Autophagy was assessed using several approaches. We employed TEM to study mitochondrial morphology and to detect the presence of autophagic vacuoles, as this continues to be the most sensitive and widely employed technique for these purposes.23 We also studied LC3-II, the only protein known to be specifically localized to autophagic structures throughout the entire autophagic process, from the phagophore to the lysosomal degradation.28 Nevertheless, it is important to point out that increases in LC3-II levels have been associated not only with an enhanced autophagosome synthesis but also with a reduced autophagosome turnover. This is relevant to our results because, whereas moderate EFV concentrations (10 and 25 μM) triggered a normal autophagic flux, the highest concentration (50 μM), which produced severe mitochondrial damage, was associated with a delayed or an inhibited autophagic flux. Such an effect may be due to a reduced fusion between compartments and/or impaired lysosomal proteolysis. Interestingly, this may also explain the increased mitochondrial mass we observed in cells treated with the same concentration of EFV, because an impaired mitochondrial clearance can result in an apparently enhanced mass of these organelles. In connection with this, it is relevant to stress that this increase in the mitochondrial mass occurs in the absence of true mitochondrial biogenesis, as shown by the lack of changes in the mtDNA/nDNA ratio in EFV-treated Hep3B cells.13
Autophagy is related to cell death, but this relationship is still not well understood. Stress or injury signals can activate both autophagy and cell death pathways in which the role of the former can vary depending on the context.25, 29, 30 It is important to underline that the highest concentration of EFV employed in the present study has been reported to induce apoptotic cell death in Hep3B.13 How this is related to the autophagic stress that we describe herein is not fully known, but we can speculate that both phenomena are associated. Importantly, pharmacological inhibition of autophagy enhances the proapoptotic action of EFV. A complex relationship between autophagy and apoptosis has been suggested for several xenobiotics that induced both processes (imiquimod in basal cell carcinoma31 or oridonin in HeLa cells32) and, of note, in both cases the inhibition of autophagy promoted apoptosis which is in keeping with our results.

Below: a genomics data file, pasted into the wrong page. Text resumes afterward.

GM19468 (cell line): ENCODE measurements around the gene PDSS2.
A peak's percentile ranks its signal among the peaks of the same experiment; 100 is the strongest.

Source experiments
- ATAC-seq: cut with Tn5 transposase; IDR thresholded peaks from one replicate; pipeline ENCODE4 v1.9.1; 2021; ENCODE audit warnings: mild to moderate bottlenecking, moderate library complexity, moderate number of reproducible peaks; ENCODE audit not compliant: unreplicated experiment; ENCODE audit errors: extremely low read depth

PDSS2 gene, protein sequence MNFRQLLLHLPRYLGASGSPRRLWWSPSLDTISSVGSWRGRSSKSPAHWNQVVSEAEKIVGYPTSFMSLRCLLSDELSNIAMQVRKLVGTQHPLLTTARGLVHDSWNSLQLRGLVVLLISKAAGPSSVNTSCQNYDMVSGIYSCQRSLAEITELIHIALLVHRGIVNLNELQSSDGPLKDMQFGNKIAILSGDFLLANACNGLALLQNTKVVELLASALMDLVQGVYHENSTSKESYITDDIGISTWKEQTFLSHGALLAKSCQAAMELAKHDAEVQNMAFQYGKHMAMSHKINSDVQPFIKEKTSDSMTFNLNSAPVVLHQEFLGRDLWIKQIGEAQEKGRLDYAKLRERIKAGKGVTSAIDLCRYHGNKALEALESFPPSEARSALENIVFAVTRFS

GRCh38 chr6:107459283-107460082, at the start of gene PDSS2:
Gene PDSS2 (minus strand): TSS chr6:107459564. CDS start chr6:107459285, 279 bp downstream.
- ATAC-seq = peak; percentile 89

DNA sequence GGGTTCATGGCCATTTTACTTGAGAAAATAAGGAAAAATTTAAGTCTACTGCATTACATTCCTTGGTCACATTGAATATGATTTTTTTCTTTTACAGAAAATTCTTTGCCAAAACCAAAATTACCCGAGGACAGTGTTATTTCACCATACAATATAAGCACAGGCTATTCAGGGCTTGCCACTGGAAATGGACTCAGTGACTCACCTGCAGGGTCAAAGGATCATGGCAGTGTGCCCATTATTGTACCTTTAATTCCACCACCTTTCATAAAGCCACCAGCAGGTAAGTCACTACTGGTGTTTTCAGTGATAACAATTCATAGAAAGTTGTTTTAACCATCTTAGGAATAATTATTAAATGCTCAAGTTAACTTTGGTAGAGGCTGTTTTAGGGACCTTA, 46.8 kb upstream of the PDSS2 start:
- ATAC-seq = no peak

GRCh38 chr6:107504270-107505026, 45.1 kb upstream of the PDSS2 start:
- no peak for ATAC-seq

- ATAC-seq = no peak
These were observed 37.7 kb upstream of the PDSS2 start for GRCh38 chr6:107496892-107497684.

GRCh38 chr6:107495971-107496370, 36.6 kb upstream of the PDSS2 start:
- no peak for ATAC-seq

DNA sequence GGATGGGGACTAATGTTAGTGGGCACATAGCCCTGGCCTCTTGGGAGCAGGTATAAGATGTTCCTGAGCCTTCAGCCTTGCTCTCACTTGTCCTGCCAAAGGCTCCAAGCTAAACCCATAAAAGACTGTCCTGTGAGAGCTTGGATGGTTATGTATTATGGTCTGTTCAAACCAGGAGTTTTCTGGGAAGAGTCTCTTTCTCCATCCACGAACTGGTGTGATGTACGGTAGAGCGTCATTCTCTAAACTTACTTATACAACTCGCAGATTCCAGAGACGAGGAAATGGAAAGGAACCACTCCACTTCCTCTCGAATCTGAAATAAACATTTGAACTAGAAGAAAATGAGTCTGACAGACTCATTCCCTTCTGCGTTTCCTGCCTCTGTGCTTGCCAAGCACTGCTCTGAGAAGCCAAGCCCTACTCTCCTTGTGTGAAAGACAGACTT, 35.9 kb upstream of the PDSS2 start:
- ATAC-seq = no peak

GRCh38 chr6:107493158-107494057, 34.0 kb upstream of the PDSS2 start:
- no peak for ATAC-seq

Our understanding of the role of autophagy in liver pathophysiology, especially regarding drug-induced hepatotoxicity, is limited.33, 34 However, sequestration of several subcellular compartments has been documented in hepatocytes under different conditions. Autophagy may play a role in three important aspects of hepatic physiopathology: organelle turnover, balance of nutrients and energy, and removal of misfolded/damaged proteins,33 and has been recently implicated in conditions such as liver ischemia-reperfusion injury, alcohol-related liver damage, hepatitis B/C infection, hepatocellular carcinoma, and nonalcoholic liver disease.33, 34 Interestingly, hepatocytes were an early model for mitophagy following MPT and loss of ΔΨm. Recent data suggest that autophagy facilitates cell survival in various conditions of liver injury, including drug toxicity34; mitophagy was found to reduce hepatotoxicity and steatosis associated with acute ethanol exposure,35 confer resistance to injury from menadione-induced oxidative stress,36 and promote survival of HepG2 cells against ginsenoside Rk1-induced apoptosis.37 Failure of this adaptive mechanism may lead to autophagic cell death. Our results add weight to this hypothesis, because the mitochondrial degradation detected in our model occurs as a rescue mechanism that promotes hepatic cell survival, as shown by the fact that its pharmacological inhibition leads to increased EFV-induced cell damage. Nevertheless, when a massive autophagic response is induced the degradation capacity of the cell is exceeded, and “autophagic stress” is produced.
Finally, there is growing evidence of a complex role of autophagy in viral infections including HIV38 and HBV/HCV,34 which is of special relevance in the light of our results. Hepatitis coinfections are very common among HIV patients and greatly enhance the hepatic toxicity of EFV.1, 2 In addition, there is evidence of autophagy induced by several protease inhibitors.39, 40, 41 Moreover, HIV patients usually receive concurrent medications that may be potentially hepatotoxic.1 All of this provides a picture of autophagic signaling/induction in which complex interactions take place between EFV and concomitant conditions which may ultimately influence liver function. This hypothesis could have major therapeutic importance and deserves further study.
In conclusion, our results reinforce the idea that compromising mitochondrial function induces autophagy and provide evidence that this process promotes cell survival in hepatic cells. We observed that crossing a threshold of mitochondrial dysfunction is associated with autophagic overload or autophagic stress, which severely limits the viability of cells. This complex effect could be involved in the hepatic toxicity associated not only with EFV but also with other drugs that interfere with mitochondrial function and, thus, may constitute a new mechanism implicated in hepatic damage.
We thank Mario Soriano Navarro (“Centro de Investigación Principe Felipe,” Valencia) for assistance with TEM and Brian Normanly for English language editing.